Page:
German men’s first names

Andrew Hammel is concerned about the Christian names of the German football team (Remigius-Ekkehard Scores!, ending with an interrobang).

Yesterday the German men’s national soccer team won the World Cup. But what sort of names did these “‘Germans'” have? Per and Philipp are just barely acceptable, but Toni? Kevin? Mario? Sami? Manuel?

Manuel?!

Did we lose a war, people?!

But in the interim period, forgetting the Remigiuses and Siegfrieds (I know a couple of Ekkehards, somewhat younger than me), there are quite a few weird German male names. I once spent half an hour with a friend, going through all the ones we could think of.

With apologies in advance to those affected, what about:

Uwe, Udo, Lars, Bodo, Axel, Tillmann, Rüdiger, Wolfgang, Wolf, Heribert, Egon, Golo, Friedhelm, Hans-Werner, Horst, Günter, Jörg, Eberhard.

When Friedwald was first introduced, I thought it might make a German first name.

Of course some curious English names too. Wayne is odd, but his elder son Kai a normal German name.

So the first fruit has fallen from Wayne Rooney’s loins. Coleen Rooney gave birth to an 8lb boy yesterday, which the couple have named Kai.

The name appears to have various origins across different cultures. Babynames.com asserts that it is Hawaiian in origin and means ocean, although it adds that Kai could also come from “the Welsh form of Caius”, which apparently means “the keeper of the keys”. Meanwhile babynames.co.uk, a company presumably not linked to babynames.com, insists Kai is of Scandinavian origin, meaning “rejoice”.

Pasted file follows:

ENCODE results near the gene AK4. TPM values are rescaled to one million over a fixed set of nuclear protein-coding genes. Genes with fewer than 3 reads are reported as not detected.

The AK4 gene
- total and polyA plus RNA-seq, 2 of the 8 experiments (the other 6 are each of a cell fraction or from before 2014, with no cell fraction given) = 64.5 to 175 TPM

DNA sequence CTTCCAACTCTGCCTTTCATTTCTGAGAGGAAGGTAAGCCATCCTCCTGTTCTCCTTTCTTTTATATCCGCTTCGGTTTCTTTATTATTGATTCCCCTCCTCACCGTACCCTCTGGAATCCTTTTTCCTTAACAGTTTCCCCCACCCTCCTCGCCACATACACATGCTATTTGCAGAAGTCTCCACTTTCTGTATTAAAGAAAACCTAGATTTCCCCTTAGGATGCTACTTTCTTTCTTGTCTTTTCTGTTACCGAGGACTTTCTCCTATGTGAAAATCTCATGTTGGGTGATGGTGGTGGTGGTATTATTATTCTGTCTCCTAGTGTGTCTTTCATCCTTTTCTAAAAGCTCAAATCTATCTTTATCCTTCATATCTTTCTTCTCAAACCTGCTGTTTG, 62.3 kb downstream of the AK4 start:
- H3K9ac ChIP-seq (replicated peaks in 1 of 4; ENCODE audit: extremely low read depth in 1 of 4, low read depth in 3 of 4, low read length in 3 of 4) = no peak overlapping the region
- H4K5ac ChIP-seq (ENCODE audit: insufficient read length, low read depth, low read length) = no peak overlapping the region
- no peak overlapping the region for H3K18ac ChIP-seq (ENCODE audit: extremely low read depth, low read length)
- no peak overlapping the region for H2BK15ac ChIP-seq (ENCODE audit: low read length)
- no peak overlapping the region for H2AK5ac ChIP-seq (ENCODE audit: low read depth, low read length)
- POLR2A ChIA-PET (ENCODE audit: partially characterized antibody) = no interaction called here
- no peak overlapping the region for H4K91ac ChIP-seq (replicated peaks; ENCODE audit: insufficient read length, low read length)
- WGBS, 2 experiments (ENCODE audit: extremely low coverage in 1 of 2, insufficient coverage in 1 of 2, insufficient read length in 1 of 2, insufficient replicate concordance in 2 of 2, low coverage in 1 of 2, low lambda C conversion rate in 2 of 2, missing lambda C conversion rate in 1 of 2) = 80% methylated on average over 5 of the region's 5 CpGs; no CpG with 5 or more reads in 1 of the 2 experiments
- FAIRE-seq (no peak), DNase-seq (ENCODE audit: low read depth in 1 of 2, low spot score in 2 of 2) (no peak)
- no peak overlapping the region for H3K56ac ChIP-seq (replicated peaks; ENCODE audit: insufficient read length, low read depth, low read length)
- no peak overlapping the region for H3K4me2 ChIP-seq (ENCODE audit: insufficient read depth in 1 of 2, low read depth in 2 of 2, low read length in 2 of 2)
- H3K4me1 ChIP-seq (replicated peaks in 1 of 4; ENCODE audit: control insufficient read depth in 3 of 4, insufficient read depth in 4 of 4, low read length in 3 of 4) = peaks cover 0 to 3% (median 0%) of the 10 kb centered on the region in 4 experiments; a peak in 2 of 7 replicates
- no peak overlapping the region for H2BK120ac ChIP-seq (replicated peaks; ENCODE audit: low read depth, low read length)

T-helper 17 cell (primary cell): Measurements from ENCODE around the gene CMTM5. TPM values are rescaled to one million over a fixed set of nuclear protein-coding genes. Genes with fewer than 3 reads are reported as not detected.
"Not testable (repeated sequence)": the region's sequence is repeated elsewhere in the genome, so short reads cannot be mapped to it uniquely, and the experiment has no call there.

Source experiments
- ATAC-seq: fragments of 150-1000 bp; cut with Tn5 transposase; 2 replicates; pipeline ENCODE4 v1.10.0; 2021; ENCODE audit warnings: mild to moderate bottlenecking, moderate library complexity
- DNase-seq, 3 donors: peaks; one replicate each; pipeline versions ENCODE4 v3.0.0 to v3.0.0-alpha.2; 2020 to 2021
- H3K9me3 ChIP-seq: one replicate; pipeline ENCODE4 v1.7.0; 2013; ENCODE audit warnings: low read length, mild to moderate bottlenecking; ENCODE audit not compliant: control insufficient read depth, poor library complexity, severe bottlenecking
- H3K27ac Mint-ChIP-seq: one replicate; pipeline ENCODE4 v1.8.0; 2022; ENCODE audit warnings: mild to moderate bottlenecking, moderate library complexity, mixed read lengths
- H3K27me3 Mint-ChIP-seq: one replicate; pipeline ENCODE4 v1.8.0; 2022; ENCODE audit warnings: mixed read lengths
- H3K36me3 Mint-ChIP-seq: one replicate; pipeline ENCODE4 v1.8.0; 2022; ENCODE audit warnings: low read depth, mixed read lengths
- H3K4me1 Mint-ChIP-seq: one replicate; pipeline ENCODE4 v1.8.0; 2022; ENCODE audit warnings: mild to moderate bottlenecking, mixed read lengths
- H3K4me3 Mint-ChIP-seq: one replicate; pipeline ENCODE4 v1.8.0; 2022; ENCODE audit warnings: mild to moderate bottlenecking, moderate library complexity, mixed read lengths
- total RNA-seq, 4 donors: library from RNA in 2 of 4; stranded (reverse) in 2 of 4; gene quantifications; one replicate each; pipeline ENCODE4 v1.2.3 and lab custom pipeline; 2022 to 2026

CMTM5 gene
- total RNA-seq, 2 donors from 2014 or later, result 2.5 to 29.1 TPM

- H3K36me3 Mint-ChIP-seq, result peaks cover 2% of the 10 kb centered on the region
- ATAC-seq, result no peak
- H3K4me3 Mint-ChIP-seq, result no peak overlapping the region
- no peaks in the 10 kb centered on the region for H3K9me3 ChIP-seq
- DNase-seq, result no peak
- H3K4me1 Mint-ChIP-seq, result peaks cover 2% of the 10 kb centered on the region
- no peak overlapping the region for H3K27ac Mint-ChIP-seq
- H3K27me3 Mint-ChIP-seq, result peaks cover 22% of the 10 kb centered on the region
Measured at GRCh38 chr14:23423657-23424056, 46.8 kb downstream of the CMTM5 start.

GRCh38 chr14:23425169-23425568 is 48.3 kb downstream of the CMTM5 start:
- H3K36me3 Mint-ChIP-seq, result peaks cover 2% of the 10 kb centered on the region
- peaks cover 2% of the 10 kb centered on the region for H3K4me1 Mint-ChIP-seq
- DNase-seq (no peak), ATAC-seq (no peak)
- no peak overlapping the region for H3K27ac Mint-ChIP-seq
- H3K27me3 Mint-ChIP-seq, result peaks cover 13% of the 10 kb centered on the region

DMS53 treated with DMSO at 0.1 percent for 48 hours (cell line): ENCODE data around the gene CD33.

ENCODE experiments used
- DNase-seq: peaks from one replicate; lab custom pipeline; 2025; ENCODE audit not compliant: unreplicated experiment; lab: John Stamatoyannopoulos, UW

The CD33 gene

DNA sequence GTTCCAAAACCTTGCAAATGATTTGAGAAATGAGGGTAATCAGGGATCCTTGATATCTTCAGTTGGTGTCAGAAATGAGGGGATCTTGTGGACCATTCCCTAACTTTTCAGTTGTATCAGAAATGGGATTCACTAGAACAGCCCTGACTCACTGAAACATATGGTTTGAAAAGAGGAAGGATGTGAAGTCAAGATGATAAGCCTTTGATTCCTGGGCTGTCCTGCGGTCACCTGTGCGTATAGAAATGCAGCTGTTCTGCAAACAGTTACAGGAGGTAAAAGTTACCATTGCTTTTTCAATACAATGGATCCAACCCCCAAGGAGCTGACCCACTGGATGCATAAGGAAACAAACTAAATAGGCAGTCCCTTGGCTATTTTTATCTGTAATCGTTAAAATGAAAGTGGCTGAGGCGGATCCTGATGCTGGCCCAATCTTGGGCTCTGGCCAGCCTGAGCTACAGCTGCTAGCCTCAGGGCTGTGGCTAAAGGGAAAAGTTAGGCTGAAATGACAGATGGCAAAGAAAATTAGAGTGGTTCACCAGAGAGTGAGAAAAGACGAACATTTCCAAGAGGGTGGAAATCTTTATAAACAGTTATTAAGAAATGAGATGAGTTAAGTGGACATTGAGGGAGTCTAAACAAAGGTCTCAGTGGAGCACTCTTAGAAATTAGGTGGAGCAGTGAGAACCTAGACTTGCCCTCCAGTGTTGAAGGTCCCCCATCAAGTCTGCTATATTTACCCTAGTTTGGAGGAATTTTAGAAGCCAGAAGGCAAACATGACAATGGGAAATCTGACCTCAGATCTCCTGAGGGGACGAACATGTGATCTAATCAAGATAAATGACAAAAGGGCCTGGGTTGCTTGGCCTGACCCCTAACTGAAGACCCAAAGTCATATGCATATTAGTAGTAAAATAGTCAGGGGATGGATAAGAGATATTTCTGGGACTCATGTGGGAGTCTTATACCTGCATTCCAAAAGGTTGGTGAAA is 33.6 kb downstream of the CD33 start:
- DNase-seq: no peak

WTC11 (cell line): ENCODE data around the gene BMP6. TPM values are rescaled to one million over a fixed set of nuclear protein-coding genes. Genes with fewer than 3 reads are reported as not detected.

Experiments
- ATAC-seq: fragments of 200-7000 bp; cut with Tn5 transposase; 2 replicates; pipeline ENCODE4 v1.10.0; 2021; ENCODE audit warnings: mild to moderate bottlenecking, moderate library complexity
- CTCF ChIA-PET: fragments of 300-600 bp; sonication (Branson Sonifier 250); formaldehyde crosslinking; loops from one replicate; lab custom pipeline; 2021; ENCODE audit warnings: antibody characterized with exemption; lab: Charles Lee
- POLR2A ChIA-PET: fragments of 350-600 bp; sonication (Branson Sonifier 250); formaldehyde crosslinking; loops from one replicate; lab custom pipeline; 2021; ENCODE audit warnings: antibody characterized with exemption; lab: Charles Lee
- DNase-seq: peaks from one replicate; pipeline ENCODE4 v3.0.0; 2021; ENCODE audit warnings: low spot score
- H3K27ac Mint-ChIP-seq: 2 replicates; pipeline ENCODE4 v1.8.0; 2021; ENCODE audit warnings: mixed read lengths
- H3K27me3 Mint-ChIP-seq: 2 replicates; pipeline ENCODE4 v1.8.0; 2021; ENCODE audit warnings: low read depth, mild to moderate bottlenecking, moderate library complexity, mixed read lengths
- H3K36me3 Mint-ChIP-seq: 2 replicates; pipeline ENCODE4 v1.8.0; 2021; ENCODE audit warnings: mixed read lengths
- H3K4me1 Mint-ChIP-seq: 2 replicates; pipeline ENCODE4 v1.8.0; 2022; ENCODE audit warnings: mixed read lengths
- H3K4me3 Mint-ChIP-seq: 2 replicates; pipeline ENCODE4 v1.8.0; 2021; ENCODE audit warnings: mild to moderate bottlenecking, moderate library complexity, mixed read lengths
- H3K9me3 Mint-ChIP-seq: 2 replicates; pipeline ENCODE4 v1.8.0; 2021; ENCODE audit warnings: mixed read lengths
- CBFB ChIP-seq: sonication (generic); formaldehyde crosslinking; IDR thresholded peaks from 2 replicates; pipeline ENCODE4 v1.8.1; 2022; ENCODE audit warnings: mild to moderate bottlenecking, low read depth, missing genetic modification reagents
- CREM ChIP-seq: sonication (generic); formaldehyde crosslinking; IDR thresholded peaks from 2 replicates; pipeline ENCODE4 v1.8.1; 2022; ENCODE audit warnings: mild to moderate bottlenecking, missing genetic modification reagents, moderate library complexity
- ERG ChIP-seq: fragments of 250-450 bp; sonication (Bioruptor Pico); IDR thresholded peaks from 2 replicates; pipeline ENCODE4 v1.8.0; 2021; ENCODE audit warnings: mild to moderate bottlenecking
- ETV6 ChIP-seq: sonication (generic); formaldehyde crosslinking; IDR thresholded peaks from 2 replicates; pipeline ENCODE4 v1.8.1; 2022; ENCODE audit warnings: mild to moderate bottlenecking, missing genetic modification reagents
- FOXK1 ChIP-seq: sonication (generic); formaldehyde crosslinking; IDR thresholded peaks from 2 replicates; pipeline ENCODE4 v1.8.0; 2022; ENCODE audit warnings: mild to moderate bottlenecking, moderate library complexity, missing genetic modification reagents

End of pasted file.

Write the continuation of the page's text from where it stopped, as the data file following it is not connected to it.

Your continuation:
7 thoughts on “German men’s first names

  1. Hm. With the possible exception of Heribert and Golo those are all absolutely common names for people my age. Maybe not Lars, that came later. Only very few of them would be a normal choice for children born today though (possibly, Lars, Tillmann and Wolf).

  2. I might have to declare an interest here. But I agree with your list, and am more than happy that I didn’t end up with any of those names. Overall, I think I got off lightly, and the name is quite useful for providing small talk on those occasions when conversation is heavy going.
    Incidentally, has it ever been commented on that, without exception, all English male names beginning with ‘H-‘ are eccentric at best, but mostly just downright weird?

    • Yep. Also: Hugh, Horace, Harold, Henry, Hank, Harland, Harvey, Heathcliff, Howard, Hugo, Humphrey, Hunter, Hector, Hubert…

  3. And Humbert, of course.
    I haven’t actually met a Heathcliff, but I suppose there are some around.
    There are a lot of weird names that are taken from surnames, and Hunter, Harland and Heathcliff may fall into that category. I suppose that isn’t done in German.

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